The composition was spinner-coated onto a polycarbonate plate (Mitsubishi Gas Chemical Co., Inc., Japan) and dried at 50° C. for 10 minutes. The plate was irradiated from a distance of 10 cm for 10 seconds by a 120 W/cm high-pressure mercury lamp, after which a 5 μm thick coat was formed.
Pentaerythritol triacrylate 50 g, urethane acrylate oligomer 50 g (Ebecryl Eb-220, UCB, France), component (II) 150 g and benzyldimethyl ketal 6 g were kneaded on a three-roll mill. The mixture 100 g was added with stirring with a solvent 100 g consisting of ethyl acetate 30 phr, ethyl alcohol 25 phr and t-butyl alcohol 45 phr, providing a curable composition.
The composition was treated in a manner similar to Example 1 to form a 5 μm thick coat.
The procedure of Example 1 was followed except for the use of tin oxide not treated as in synthesis (a), giving a 5 μm thick coat.
The procedure of Example 2 was followed except that tin oxide free from treatment of synthesis (b) was used. There was obtained a 5 μm thick coat.
All the coats provided in the above examples were examined for surface electrical resistance, haze, haze after Taber abrasion and adhesiveness with the results tabulated.
It should be noted that the coats according to the invention are highly satisfactory in respect of all the physical characteristics tested.
TABLE______________________________________ surface electrical haze after resistance haze Taber abrasion adhesive-run (Ω) (%) (%) ness______________________________________Example 1 9 × 10.sup.8 0.6 8.4 100/100Example 2 6 × 10.sup.8 1.1 7.8 100/100Comparative 8 × 10.sup.7 13 38 0/100Example 1Comparative 5 × 10.sup.7 15 35 0/100Example 2______________________________________ surface electrical resistance: ASTM D257 haze: ASTM D1003 Taber abrasion: ASTM D1004 CSIO, 500 g × 2, 100 rpm adhesiveness: JIS K5400, crosshatch test with tape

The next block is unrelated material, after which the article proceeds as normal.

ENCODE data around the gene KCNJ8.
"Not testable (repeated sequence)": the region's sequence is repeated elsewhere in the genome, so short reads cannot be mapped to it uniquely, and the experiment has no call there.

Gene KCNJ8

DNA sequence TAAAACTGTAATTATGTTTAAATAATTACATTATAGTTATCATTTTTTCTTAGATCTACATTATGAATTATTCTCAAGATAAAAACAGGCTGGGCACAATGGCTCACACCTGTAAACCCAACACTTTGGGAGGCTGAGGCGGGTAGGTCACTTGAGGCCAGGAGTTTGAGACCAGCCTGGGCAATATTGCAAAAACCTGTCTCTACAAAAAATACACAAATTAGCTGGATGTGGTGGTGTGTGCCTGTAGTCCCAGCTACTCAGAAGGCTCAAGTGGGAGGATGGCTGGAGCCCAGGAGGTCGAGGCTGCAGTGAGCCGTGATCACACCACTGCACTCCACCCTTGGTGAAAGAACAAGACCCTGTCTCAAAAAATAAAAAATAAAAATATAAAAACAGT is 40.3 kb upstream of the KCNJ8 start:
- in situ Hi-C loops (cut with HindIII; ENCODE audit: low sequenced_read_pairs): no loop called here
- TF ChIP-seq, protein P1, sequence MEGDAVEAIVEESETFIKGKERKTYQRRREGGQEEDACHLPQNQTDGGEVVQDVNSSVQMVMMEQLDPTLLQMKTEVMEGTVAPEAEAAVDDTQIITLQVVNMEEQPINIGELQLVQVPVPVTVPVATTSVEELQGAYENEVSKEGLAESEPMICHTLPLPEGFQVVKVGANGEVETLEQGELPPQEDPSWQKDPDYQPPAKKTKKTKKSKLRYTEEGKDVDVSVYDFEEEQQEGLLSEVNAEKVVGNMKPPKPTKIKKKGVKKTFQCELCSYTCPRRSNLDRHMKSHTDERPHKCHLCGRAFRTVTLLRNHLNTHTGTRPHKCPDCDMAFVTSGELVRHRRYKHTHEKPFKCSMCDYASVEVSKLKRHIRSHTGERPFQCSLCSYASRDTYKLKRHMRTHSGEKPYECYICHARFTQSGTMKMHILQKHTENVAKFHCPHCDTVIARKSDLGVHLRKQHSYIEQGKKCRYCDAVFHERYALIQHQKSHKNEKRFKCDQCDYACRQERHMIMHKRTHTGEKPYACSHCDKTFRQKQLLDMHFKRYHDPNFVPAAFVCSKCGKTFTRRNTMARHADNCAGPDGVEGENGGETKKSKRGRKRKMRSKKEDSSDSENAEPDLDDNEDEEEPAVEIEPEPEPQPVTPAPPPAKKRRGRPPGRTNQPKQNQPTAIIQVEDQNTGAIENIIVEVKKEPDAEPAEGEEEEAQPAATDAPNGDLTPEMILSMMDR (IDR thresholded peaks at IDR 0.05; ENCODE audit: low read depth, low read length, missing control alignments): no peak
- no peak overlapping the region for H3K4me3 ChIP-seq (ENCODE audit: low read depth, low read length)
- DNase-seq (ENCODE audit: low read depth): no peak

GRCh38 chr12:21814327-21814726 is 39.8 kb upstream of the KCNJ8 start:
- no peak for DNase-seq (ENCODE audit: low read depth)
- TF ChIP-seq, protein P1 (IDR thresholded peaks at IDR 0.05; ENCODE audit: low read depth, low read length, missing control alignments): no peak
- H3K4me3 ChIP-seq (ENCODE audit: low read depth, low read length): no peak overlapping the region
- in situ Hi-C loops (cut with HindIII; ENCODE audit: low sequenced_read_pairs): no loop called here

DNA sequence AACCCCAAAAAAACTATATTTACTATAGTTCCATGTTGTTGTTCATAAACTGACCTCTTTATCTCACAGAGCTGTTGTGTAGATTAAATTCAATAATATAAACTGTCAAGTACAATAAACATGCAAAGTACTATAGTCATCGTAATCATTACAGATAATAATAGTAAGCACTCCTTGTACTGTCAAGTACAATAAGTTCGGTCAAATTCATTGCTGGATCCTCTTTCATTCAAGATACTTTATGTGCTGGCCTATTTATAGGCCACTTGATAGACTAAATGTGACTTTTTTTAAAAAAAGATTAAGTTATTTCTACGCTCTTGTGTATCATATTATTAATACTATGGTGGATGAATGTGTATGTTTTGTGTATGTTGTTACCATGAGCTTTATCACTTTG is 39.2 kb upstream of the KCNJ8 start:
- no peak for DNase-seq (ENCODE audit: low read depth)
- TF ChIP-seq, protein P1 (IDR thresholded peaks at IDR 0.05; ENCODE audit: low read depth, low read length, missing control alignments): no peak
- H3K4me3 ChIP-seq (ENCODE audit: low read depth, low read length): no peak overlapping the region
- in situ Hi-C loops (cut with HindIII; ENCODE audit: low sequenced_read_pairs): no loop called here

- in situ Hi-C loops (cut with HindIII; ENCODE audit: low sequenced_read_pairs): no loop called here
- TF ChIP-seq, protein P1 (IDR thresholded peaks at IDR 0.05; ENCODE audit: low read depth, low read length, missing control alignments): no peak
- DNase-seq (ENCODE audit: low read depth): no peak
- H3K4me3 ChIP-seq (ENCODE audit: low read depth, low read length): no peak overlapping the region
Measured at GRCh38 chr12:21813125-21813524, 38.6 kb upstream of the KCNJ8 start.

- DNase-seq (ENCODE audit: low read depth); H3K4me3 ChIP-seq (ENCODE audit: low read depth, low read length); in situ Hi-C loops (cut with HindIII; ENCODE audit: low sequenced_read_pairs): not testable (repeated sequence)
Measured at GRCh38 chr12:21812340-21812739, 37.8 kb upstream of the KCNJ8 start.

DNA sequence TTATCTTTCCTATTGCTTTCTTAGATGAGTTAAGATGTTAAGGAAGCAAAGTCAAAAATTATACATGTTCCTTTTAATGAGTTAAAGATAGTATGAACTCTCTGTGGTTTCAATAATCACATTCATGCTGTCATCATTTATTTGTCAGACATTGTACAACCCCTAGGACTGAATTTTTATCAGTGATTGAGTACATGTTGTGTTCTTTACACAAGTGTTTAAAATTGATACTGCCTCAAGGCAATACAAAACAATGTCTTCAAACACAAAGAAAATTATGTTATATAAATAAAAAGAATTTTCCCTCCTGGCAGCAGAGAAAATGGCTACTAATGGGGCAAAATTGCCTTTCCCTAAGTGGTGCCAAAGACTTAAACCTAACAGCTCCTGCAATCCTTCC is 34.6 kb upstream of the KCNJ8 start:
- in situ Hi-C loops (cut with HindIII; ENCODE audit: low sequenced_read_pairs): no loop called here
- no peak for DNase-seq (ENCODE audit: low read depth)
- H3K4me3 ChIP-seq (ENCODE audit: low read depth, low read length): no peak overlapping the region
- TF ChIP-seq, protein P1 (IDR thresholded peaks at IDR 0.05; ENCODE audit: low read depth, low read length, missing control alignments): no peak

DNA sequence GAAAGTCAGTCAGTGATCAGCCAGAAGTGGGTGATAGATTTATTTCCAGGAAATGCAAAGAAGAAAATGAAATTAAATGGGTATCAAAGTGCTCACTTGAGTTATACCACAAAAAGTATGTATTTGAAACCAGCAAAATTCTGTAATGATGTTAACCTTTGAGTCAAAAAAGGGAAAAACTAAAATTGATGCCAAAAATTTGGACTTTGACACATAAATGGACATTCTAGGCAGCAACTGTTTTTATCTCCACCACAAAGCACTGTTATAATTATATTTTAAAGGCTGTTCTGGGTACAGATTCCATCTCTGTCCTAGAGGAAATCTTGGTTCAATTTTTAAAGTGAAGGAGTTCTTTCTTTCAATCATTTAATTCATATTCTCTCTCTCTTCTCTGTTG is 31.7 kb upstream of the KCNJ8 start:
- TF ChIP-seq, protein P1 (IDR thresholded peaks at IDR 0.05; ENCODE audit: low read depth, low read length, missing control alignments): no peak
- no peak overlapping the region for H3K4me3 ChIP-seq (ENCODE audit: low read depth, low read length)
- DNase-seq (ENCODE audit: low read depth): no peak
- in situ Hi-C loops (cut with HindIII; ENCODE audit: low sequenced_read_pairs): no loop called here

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|U.S. Classification||252/519.31, 252/500|
|International Classification||C08F20/36, C08F20/10, C08F2/44, H01B13/00, C09D4/00, C09D5/24, C09C1/00, C08F20/26, C08F290/00, C08F299/00, H01B1/20, C08F20/34|
|Cooperative Classification||H01B1/20, C01P2002/52, C09C1/00, C09D4/00, C01P2004/62, C09D5/24, C01P2006/40|
|European Classification||C09D4/00, C09D5/24, C09C1/00, H01B1/20|
|Mar 2, 1988||AS||Assignment|
Owner name: NIPPON OIL CO., LTD., TOKYO, A JAPAN CORP.
Free format text: ASSIGNMENT OF ASSIGNORS INTEREST.;ASSIGNORS:SATO, HISATAKE;SUZUKI, AKINORI;REEL/FRAME:004846/0372
Effective date: 19880218
Owner name: NIPPON OIL CO., LTD.,JAPAN
Free format text: ASSIGNMENT OF ASSIGNORS INTEREST;ASSIGNORS:SATO, HISATAKE;SUZUKI, AKINORI;REEL/FRAME:004846/0372
Effective date: 19880218
|Sep 27, 1993||FPAY||Fee payment|
Year of fee payment: 4
|Feb 13, 1998||REMI||Maintenance fee reminder mailed|
|Mar 29, 1998||LAPS||Lapse for failure to pay maintenance fees|
|Jun 9, 1998||FP||Expired due to failure to pay maintenance fee|
Effective date: 19980401